MOSCOW (Roscosmos PR) — Roscosmos has received 1.9 billion rubles [$29.8 million] in insurance compensation from Sogas and Ingosstrakh due to the destruction of Progress spacecraft. Sogaz and Ingosstrakh insurance companies have fully compensated for the damage caused by the emergency launch of Progress M-27M cargo transport spacecraft on April 28, 2015, from Baikonur Cosmodrome.
Space Access Update #144 7/6/15 copyright 2015 by Space Access Society __________________________________________
Contents This Issue:
Station Supply Update
Latest From SpaceX
Station Supply Update
A Russian Progress cargo ship successfully docked with Station in the early hours of Sunday morning. This adds a month to International Space Station’s supply reserves, sufficient now for roughly through November.
To succeed in the launch business, you need to be very, very good and more than a little bit lucky. Eventually, there comes a day when you are neither.
That is what happened to SpaceX on June 28. A string of 18 successful Falcon 9 launches was snapped as the company’s latest rocket broke up in the clear blues skies over the Atlantic Ocean. A Dragon supply ship headed for the International Space Station was lost, SpaceX’s crowded manifest was thrown into confusion, and the company’s reputation for reliability was shattered.
WASHINGTON (NASA PR) — Traveling about 251 miles over the south Pacific, southeast of New Zealand, the unpiloted ISS Progress 60 Russian cargo ship docked at 3:11 a.m. EDT to the Pirs Docking Compartment of the International Space Station.
The craft is delivering more than three tons of food, fuel and supplies, including 1,940 pounds of propellant, 106 pounds of oxygen, 926 pounds of water, and 3,133 pounds of spare parts, supplies and experiment hardware for the members of the Expedition 44 crew currently living and working in space. Progress 60 is scheduled to remain docked to Pirs for the next four months.
UPDATE: Looks like the launch went well. Progress is in orbit, solar arrays deployed.
Russia’s preparing to launch a critical Progress resupply mission containing more than 3 tons of food, fuel, water, oxygen and other supplies to the International Space Station on Friday. The launch of Progress M-28M is set for 0455 GMT (12:55 a.m. EDT).
Progress flights usually attract little attention. However, this flight is seen a crucial following the loss of SpaceX’s Dragon freighter last summer in a launch accident. It was the third launch failure involving an ISS resupply ship in eight months.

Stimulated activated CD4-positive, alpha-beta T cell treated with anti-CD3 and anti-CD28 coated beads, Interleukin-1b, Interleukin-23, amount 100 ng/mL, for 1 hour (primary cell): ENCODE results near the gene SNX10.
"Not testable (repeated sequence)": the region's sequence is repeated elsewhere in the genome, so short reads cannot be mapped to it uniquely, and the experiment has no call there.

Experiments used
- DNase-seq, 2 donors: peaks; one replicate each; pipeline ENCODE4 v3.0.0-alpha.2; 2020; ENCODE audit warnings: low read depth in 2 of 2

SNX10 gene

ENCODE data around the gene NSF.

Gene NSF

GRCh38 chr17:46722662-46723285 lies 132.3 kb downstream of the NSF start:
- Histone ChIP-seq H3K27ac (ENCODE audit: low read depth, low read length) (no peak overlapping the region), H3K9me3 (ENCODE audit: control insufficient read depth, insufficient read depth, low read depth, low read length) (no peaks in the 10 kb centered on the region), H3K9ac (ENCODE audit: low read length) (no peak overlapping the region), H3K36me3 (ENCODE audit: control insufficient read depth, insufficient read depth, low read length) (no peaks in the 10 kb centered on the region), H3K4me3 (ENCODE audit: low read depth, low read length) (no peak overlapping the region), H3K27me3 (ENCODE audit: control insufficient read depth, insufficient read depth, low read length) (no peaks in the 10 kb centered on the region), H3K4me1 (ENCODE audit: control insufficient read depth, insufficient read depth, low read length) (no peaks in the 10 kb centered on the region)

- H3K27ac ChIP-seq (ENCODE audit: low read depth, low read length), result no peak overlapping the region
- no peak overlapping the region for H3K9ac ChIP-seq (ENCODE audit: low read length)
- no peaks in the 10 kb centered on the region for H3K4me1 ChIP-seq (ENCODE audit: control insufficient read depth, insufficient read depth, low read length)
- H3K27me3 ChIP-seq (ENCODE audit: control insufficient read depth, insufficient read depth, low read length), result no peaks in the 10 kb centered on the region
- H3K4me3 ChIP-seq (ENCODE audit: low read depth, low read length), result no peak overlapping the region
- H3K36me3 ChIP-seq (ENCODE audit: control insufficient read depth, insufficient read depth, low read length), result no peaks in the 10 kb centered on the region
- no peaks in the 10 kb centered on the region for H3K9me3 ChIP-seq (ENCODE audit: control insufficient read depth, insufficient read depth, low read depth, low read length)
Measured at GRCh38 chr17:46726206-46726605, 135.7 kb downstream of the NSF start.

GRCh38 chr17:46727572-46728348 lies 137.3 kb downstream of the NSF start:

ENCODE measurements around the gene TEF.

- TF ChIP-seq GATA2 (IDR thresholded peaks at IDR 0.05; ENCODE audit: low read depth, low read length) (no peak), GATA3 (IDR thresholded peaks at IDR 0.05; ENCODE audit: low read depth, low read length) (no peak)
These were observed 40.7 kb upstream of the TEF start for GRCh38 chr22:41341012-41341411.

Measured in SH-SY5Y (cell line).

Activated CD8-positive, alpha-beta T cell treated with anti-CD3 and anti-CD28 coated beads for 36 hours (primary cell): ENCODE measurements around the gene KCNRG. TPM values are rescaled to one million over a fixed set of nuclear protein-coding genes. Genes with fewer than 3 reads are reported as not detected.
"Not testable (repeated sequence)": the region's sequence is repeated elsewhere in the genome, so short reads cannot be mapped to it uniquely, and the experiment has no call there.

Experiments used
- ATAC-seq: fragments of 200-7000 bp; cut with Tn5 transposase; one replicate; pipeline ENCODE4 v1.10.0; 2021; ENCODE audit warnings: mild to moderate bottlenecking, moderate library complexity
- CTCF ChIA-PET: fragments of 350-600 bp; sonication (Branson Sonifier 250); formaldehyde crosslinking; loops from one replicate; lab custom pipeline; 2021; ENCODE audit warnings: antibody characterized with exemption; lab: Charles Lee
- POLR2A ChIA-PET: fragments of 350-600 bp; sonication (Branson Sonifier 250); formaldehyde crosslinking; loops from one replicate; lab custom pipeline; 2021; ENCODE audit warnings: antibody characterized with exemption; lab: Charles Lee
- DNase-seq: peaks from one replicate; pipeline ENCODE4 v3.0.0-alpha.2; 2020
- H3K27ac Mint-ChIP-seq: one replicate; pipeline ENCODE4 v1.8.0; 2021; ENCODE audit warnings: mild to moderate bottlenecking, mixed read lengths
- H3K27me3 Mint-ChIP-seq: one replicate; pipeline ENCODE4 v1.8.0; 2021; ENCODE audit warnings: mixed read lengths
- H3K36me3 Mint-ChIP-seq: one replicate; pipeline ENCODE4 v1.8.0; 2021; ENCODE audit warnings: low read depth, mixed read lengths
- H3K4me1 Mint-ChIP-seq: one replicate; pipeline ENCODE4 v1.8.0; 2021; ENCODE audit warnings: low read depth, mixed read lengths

On April 28, a Progress vehicle began tumbling out of control after it reached orbit. The mission was eventually abandoned. Last Oct. 28, an Orbital Sciences Antares rocket exploded shortly after liftoff, destroying a Cygnus cargo ship.
Russians officials have blamed a problem with the third stage of the Soyuz-2.1a rocket for the Progress failure. For this launch, they have switched to a Soyuz-U launch vehicle that is not susceptible to the same problem.
The resupply ship is scheduled to arrive on Sunday at 0713 GMT (3:13 a.m. EDT) with an automatic docking to the space station’s Pirs compartment.
Space Access Update #143 7/2/15 copyright 2015 by Space Access Society __________________________________________
Sunday’s Commercial Cargo Mission Loss
Sunday’s (6/28/15) SpaceX cargo resupply launch to Station failed, breaking up a little over two minutes into the flight. (More here and here.) This was SpaceX’s eighth such flight; their initial test mission then six commercial-contract cargo flights had essentially gone as planned. This was SpaceX’s nineteenth launch of the Falcon 9 booster; the first eighteen F9 launches all reached orbit successfully. (more…)
There was a lot of discussion on Sunday about the impact of the loss of SpaceX’s Dragon spacecraft on the International Space Station. NASA officials said the ISS crew was in no danger from a supply standpoint, and they said they would stick to the existing schedule for crew rotation but might change the cargo manifest.